Arms Race: 21st Century Style


Professor Till’s recent article on the potential for an arms race in East Asia made me think about how we traditionally conceive of an “arms race,” in what ways modern arms races might diverge from that definition, and what behavior we might see that could look like an arms race but that’s not motivated by traditional arms race logic.  Appreciating the logic of arms racing may help us identify when such races are happening, and what effects they can have.

Till identifies the most famous examples of arms races; the U.S.-UK-Germany dreadnought race of the 1910s, and the U.S.-Soviet nuclear delivery system race in the Cold War. The traditional logic of the arms race is bound up in the security dilemma; what makes one state more secure makes its adversaries less secure. Even defensive measures such as a wall (or a missile defense system) can render potential foes insecure by neutralizing their offensive deterrent.

In large part because of the examples of the World War I naval spring and the Cold War nuclear buildup, we’re primed to expect symmetrical arms races, where one side purchases some number of X system, the other side attempts to build X+1, and hijinks ensue.  Perhaps more commonly, differences in national interest and national capability produce asymmetrical races, in which the competitors try to counter each other through dissimilar means (air defense systems vs. bombers, for example). These races are potentially less destabilizing than symmetrical races, although much depends on the geopolitical context.

Of course, asymmetric arms races make arms control more difficult, in part because the sides have difficulty agreeing on the relative merit of weapon systems.  A dreadnought is a dreadnought and an ICBM is an ICBM, but what combination of submarines and DF-21s makes for an aircraft carrier? To the extent that the public pays attention to arms races (and its attention surely waxes and wanes), it seems to focus on numeric comparisons; do we have more battleships than the Germans, or more bombers than the Russians? Then again, few have seriously proposed arms control as a solution to the East Asian-maybe-an-arms-race.

It’s worth mentioning that some incentive for expending national treasure on arms comes from motives that have little to do with international security. Advanced weapons can buy influence abroad and prestige at home. Political leaders often relish the opportunity  to toss some money at key contractors and constituents, and defense spending can act as (clumsy) stimulus in uncertain economic climates.  Even if China’s growth slows, there is no guarantee that Chinese military spending will slow.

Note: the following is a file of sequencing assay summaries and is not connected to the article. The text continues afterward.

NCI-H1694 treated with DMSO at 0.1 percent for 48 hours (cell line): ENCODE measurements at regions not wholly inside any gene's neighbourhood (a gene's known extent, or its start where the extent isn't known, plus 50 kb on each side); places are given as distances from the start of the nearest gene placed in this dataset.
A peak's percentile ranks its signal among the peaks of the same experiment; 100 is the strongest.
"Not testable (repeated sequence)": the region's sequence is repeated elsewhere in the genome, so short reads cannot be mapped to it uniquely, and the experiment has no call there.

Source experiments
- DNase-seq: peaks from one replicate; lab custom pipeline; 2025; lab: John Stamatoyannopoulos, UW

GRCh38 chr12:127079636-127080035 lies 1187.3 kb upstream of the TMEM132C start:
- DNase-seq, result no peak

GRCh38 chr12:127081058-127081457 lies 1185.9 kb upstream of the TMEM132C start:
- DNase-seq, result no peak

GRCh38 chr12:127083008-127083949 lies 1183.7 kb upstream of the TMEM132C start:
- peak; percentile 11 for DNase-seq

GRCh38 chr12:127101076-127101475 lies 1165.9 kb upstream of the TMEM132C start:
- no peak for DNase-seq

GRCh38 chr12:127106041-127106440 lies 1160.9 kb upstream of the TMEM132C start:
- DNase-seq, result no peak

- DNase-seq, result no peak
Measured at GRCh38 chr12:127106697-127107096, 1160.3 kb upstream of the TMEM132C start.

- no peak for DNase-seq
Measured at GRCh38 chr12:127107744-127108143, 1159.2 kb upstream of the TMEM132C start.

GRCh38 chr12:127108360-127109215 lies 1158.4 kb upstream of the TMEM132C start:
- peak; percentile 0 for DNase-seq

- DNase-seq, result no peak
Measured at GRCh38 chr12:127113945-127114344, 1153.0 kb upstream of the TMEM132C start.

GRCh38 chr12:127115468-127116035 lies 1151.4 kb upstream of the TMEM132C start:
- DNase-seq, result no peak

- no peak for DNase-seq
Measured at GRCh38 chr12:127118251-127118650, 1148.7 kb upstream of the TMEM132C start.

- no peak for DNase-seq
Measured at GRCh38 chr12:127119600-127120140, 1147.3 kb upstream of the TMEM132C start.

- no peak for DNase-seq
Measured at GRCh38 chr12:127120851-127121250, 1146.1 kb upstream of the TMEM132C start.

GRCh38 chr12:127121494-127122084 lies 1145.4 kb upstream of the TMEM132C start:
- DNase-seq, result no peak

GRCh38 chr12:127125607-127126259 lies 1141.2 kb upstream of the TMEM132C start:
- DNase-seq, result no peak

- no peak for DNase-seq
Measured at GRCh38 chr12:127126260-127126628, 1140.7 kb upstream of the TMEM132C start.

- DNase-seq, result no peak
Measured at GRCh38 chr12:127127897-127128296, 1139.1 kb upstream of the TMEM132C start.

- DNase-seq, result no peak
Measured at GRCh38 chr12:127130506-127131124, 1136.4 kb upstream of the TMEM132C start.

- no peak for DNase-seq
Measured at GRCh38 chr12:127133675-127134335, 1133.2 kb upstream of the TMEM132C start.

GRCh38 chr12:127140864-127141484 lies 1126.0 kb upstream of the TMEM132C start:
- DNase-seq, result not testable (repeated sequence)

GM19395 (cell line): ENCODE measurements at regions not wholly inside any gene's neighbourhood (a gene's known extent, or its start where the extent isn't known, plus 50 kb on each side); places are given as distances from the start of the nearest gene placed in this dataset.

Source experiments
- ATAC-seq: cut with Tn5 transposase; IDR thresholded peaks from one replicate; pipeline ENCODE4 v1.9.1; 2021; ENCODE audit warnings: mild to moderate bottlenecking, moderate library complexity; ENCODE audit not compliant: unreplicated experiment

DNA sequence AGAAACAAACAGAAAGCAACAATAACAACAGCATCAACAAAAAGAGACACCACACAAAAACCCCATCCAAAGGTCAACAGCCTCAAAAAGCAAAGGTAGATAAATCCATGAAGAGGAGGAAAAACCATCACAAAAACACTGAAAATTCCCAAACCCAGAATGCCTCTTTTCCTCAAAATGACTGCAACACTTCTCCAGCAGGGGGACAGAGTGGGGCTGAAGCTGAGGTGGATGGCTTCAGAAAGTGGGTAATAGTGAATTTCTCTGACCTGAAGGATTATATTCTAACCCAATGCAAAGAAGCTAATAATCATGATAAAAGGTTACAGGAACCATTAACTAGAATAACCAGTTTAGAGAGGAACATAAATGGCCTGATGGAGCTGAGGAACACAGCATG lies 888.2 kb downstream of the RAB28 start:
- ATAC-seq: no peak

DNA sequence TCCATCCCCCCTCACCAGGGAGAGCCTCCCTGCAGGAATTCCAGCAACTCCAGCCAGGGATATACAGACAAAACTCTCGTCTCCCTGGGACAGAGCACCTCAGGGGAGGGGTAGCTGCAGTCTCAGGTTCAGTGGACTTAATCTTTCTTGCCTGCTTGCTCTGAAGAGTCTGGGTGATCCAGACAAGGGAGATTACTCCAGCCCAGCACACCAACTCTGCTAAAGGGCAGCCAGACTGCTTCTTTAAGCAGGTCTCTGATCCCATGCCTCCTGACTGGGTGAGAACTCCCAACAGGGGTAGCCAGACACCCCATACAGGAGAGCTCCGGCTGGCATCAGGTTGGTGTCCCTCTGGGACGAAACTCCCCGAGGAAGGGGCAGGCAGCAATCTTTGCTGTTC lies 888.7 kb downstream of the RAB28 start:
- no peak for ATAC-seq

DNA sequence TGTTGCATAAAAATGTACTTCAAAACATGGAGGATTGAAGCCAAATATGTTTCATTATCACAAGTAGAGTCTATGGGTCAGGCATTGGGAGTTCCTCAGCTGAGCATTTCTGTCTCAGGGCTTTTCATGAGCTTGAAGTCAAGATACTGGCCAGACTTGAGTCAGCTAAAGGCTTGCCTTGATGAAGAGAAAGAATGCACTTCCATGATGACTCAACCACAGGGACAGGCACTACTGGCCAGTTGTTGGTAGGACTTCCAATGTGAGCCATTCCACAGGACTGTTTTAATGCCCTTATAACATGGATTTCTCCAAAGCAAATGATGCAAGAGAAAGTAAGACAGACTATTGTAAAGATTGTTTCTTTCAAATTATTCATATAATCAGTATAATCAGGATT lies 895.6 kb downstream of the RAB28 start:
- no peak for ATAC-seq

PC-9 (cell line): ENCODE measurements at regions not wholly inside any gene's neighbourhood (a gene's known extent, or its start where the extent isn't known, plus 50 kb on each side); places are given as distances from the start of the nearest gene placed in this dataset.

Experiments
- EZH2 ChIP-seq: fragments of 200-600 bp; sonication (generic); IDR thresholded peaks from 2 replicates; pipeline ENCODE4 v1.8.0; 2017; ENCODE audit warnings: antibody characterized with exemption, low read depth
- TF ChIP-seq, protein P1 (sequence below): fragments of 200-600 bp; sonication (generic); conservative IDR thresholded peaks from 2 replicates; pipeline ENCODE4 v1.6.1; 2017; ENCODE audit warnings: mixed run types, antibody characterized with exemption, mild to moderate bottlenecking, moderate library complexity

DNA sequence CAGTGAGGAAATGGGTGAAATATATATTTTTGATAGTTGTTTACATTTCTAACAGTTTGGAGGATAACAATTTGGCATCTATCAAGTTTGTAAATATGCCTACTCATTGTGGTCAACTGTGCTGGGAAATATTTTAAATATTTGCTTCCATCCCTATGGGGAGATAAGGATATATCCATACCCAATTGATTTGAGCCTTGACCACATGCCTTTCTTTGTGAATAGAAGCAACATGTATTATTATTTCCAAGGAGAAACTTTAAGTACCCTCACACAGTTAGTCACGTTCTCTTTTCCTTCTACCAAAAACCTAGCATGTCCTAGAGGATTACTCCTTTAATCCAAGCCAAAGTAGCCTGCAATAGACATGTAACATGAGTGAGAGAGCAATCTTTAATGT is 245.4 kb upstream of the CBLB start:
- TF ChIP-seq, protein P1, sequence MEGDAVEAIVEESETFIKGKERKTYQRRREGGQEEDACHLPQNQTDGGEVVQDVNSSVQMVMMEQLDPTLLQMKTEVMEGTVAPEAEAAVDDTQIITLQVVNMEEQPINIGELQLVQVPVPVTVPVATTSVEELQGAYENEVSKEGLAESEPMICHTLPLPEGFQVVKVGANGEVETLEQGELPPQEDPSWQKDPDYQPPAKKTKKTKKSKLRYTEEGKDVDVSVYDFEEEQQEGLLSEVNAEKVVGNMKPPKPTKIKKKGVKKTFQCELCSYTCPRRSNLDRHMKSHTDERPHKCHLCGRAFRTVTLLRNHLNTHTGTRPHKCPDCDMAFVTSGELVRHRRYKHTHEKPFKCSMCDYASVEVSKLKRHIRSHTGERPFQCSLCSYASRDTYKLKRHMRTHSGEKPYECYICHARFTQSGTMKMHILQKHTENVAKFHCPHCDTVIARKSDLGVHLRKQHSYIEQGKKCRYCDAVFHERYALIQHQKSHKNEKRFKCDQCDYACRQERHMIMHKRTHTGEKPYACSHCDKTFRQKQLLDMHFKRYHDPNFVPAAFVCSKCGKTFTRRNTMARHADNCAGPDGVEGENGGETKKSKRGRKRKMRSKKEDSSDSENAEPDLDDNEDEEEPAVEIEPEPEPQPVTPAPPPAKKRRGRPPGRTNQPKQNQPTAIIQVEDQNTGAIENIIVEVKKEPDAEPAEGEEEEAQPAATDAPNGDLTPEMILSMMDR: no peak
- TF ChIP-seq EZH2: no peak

Given all this, one final possibility is that an arms race could, inadvertently, have salutary global effects.  If states build ships for prestige as much as for security, and if they build more because their neighbors build more, and if (as the Cooperative Strategy suggests) maritime power can be understood in positive sum terms, then naval arms races could make management of the global commons easier. The next maritime catastrophe of similar magnitude to the 2004 tsunami will, in all likelihood, witness the co-participation of Korean, Japanese, Chinese, Australian, and New Zealander amphibious ships in relief and rescue operations. If this happens, the people in jeopardy probably won’t worry too much about the wicked dynamics of the security dilemma.

March 9, 2013 at 01:58

You're probably right about the US's intention which is accepted by the majority of the world. As for the moment, china wants to challenge US's position but has nothing to stand for it.  Also, judging by the way china has been behaving in the SCS and ECS, we need the US more than ever.

March 9, 2013 at 01:52

So, it is OK for such goliath to bully and invade smaller nations?

Kim's Uncle
March 9, 2013 at 01:29

I don’t think the belligerent CCP led country will last beyond 15 years ! If china had a more representative and civilized government, then there not be an arms race in Asia.

John Chan